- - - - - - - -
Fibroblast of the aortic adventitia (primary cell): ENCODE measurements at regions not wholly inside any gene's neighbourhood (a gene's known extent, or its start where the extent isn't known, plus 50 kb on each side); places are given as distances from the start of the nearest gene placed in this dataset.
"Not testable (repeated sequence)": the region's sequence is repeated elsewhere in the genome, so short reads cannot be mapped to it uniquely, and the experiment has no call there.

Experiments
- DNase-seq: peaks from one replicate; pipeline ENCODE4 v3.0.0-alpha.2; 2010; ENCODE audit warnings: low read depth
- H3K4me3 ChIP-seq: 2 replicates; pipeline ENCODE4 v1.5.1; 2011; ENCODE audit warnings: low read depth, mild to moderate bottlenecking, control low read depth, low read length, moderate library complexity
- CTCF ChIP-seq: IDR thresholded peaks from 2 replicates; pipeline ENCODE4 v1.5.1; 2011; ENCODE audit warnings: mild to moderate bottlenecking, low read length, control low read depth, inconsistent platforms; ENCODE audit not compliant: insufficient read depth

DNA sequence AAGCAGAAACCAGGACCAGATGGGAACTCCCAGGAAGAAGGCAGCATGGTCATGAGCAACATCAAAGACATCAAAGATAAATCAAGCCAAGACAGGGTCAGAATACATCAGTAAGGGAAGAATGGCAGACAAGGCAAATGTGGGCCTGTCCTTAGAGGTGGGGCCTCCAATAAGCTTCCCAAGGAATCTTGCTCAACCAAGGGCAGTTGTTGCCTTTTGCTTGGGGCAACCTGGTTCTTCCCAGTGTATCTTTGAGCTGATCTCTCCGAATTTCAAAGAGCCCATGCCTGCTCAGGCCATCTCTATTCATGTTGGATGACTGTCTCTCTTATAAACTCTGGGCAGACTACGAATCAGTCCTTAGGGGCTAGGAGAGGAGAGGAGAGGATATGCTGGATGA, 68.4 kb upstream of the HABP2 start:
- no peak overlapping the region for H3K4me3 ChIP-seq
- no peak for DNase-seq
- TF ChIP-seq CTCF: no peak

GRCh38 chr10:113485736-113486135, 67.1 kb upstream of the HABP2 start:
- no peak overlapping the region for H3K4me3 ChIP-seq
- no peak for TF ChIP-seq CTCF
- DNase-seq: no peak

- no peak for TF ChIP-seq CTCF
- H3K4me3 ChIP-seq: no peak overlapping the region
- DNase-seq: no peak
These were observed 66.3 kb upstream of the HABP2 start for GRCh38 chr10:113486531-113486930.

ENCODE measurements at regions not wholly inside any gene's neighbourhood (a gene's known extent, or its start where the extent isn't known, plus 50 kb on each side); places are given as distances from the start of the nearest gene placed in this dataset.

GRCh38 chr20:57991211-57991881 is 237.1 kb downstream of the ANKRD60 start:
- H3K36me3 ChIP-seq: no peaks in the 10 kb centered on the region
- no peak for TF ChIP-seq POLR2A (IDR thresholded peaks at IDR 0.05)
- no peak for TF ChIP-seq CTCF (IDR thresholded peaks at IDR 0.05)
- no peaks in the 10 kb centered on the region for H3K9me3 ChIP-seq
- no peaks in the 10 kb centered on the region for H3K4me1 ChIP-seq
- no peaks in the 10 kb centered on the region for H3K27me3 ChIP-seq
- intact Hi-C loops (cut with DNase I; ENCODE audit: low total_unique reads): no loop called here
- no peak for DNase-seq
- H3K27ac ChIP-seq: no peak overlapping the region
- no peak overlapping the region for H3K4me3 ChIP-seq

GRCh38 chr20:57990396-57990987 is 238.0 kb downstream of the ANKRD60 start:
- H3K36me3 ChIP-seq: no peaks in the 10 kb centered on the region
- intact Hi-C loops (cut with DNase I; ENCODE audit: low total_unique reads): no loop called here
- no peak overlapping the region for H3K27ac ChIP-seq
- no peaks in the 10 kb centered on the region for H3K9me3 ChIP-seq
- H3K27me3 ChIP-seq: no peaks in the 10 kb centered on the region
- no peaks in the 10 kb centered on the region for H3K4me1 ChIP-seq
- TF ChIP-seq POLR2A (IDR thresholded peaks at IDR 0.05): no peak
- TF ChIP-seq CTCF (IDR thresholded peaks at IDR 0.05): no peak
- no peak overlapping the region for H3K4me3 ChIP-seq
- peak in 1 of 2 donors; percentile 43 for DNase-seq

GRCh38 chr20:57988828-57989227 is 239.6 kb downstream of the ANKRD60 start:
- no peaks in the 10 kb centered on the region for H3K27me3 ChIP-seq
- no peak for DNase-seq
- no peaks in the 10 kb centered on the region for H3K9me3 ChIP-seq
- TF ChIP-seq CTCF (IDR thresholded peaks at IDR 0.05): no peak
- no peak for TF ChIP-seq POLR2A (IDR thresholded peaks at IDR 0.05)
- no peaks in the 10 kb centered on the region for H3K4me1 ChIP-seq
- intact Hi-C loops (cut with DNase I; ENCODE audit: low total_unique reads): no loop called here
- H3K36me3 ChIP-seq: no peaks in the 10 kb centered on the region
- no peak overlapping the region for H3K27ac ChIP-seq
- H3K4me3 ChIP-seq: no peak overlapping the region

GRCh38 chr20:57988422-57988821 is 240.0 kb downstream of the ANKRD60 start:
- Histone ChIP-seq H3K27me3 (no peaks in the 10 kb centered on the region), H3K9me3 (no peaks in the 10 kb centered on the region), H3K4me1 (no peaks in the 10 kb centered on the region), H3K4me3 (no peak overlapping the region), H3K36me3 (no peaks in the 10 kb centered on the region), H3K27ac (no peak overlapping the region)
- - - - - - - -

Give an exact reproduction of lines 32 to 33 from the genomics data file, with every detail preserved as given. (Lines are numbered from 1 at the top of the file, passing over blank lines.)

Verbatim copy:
- H3K36me3 ChIP-seq: no peaks in the 10 kb centered on the region
- intact Hi-C loops (cut with DNase I; ENCODE audit: low total_unique reads): no loop called here